Celebration of Space - December 27, 2019

Venus and the crescent Moon in conjunction. Credit: Scott MacNeill

Venus and the crescent Moon in conjunction. Credit: Scott MacNeill

Tomorrow evening, Saturday, December 28, 2019, step outside about 30 minutes after sunset (sunset: 4:20 pm EST) and look to the Southwest. Venus and the super thin 7% waxing crescent Moon will be sitting about 2.5° apart as they put on a stunning celestial dance for the holidays. At that time, you will catch the conjunction in the deep blue of twilight, though as twilight wanes, the shadow side of the Moon will be strikingly visible as a ghostly glow alongside the bright crescent. This is called Earthshine, and happens due to sunlight reflecting off of Earth and onto the nighttime area of the Moon, causing it to glow subtly. At this time, forecasts are calling for clear skies over Southern New England, so get out and celebrate the season with a fabulous dance of the cosmos.

Overnight next Friday, January 3-4, 2020, the annual Quadrantid Meteor Shower will peak, bringing a potential increase in regular meteor upwards of 200 meteors per hour to the sky. The Quadrantid Meteor Shower has a very brief peak period, lasting only 3-6 hours in duration. Timings of the peak period have a significant impact on how awesome the shower will be. The radiant point of the shower, the defunct constellation Quadrans Muralis, is located in between the handle of the big dipper and the constellation Bootes. This region of the sky sits on the north horizon at 8:00 pm for our location, and will ride the NNE horizon until about 9:30 pm, after which it will start to rise. The higher in the sky the radiant point the better the shower. This year, peak period predictions place the start of the meteor shower peak at around 3:00 am EST on January 4th, with the shower wrapping up after sunrise. This is excellent timing for a few reasons. First the radiant point of the shower will be over 40° off the horizon and rising nearly overhead during the peak period, which is fantastic for catching the highest rates. Secondly, the 58% waxing gibbous Moon sets at 12:49 am, which will put the peak under fabulously dark skies. Now all we need are clear skies, and accurate peak prediction times. As usual Frosty Drew Observatory plans to open for the meteor shower peak, and considering it’s on a Friday night, it will coincide nicely with our regular Stargazing Nights event. Learn more about our Quadrantid event, then welcome the new decade with the second best meteor shower of the year, and the last of regular meteor showers until the Lyrids in late April.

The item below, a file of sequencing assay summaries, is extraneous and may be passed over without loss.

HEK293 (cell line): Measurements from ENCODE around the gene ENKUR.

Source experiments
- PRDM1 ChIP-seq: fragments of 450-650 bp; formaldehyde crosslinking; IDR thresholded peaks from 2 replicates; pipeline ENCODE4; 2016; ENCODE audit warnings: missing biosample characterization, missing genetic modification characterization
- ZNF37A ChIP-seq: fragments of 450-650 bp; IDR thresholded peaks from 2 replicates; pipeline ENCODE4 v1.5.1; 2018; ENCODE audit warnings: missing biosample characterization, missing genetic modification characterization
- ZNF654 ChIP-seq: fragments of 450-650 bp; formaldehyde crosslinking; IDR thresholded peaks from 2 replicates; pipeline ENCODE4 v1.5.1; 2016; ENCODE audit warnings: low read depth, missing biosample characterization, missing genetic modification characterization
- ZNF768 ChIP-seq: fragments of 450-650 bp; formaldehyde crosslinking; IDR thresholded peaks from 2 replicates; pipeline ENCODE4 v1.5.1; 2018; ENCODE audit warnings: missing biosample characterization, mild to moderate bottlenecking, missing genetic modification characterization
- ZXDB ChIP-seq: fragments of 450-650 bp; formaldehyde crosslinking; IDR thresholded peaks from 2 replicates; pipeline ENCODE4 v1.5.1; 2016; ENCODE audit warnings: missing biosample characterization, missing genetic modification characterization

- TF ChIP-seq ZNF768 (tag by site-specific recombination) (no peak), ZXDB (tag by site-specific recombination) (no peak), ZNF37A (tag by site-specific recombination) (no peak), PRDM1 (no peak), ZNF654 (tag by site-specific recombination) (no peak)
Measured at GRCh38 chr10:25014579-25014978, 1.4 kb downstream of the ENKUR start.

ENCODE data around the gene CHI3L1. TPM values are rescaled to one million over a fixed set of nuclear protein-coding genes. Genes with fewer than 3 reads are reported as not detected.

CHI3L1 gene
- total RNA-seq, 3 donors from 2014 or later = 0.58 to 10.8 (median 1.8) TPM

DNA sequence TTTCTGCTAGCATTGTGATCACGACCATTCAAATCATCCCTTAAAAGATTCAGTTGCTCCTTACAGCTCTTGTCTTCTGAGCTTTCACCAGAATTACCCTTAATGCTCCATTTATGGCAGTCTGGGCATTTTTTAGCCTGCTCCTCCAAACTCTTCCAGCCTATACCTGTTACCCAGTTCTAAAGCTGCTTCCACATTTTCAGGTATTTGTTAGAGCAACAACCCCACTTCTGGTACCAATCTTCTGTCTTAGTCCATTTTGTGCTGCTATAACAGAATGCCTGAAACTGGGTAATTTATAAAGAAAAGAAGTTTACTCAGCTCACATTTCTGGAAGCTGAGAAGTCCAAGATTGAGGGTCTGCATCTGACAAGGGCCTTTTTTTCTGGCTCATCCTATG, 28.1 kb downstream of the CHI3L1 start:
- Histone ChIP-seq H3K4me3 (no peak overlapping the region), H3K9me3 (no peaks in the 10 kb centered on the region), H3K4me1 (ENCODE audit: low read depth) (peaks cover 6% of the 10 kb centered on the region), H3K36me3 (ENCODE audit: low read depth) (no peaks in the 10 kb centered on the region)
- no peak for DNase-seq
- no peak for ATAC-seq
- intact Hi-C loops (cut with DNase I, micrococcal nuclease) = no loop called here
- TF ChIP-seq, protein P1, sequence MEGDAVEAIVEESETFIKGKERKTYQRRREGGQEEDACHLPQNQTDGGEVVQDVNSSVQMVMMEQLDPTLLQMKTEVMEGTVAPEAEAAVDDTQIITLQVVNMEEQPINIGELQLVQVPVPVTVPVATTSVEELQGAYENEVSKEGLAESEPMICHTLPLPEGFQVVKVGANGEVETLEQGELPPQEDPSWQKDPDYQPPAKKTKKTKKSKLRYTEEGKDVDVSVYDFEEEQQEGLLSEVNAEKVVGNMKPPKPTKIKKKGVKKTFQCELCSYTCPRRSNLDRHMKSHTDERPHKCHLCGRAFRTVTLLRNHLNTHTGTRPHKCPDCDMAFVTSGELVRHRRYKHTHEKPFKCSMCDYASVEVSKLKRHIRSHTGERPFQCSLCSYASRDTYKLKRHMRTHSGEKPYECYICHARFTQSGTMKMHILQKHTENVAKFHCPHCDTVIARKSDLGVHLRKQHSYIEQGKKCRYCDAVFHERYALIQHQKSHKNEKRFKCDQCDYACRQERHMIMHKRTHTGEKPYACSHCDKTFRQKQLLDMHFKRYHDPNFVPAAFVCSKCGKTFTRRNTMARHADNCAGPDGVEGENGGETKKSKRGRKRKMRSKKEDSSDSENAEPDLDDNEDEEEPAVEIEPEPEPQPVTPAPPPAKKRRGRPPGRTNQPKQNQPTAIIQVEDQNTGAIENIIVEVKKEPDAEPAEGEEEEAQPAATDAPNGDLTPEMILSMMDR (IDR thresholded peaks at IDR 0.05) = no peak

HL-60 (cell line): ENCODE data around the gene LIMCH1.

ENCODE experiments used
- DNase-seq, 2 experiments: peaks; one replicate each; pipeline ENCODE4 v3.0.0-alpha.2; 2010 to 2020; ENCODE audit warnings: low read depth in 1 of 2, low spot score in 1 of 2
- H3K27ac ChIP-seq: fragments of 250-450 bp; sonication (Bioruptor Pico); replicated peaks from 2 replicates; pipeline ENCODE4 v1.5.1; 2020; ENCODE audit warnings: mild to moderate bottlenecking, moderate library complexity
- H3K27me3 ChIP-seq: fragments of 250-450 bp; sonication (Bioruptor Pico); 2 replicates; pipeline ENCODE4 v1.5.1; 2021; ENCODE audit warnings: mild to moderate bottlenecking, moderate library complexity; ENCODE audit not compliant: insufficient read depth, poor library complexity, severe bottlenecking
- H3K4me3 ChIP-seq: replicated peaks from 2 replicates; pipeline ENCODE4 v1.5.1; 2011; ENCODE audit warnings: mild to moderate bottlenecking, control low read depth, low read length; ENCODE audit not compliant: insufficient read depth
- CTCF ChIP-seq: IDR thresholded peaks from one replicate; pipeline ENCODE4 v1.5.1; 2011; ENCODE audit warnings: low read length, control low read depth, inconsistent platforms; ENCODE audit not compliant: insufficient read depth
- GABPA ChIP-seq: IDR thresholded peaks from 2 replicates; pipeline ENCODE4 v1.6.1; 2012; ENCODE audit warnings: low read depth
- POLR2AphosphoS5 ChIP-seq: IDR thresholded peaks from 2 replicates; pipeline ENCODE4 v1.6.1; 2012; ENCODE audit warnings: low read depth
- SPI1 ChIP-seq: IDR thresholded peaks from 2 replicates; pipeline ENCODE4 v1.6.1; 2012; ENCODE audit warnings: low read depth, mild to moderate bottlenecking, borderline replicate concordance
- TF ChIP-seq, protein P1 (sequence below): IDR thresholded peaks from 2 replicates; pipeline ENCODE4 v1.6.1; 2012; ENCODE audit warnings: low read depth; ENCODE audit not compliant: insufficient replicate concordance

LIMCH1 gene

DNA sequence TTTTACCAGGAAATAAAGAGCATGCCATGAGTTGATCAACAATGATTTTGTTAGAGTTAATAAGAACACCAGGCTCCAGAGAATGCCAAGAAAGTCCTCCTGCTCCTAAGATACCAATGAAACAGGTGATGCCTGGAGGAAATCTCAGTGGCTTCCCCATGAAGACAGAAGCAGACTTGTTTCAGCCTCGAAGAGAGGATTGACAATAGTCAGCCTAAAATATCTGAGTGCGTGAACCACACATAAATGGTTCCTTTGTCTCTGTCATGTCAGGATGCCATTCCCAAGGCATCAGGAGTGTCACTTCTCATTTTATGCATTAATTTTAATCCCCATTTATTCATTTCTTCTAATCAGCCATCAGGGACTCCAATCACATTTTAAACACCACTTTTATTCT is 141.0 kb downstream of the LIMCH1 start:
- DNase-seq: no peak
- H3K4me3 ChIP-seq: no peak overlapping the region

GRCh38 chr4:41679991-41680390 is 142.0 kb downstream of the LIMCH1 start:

Save the Date:
On New Years Eve – Tuesday, December 31, 2019 from 7:00 pm to 9:00 pm, Frosty Drew Observatory will open for quick bout of stargazing to shake off the decade and start the 2020’s. Our event follows the annual New Year’s Eve bonfire that the Town of Charlestown puts on in Ninigret Park (home to Frosty Drew Observatory), which starts at 4:30 pm. What better way to ring in the New Year than a night of fire and stars! So add Frosty Drew to your night of year-end revelries and send off the decade in cosmic style!

Have a safe and Happy New Year from all the astro-geeks at Frosty Drew Observatory!


Scott MacNeill
Scott MacNeill
Entry Date:
Dec 27, 2019
Published Under:
Scott MacNeill's Columns
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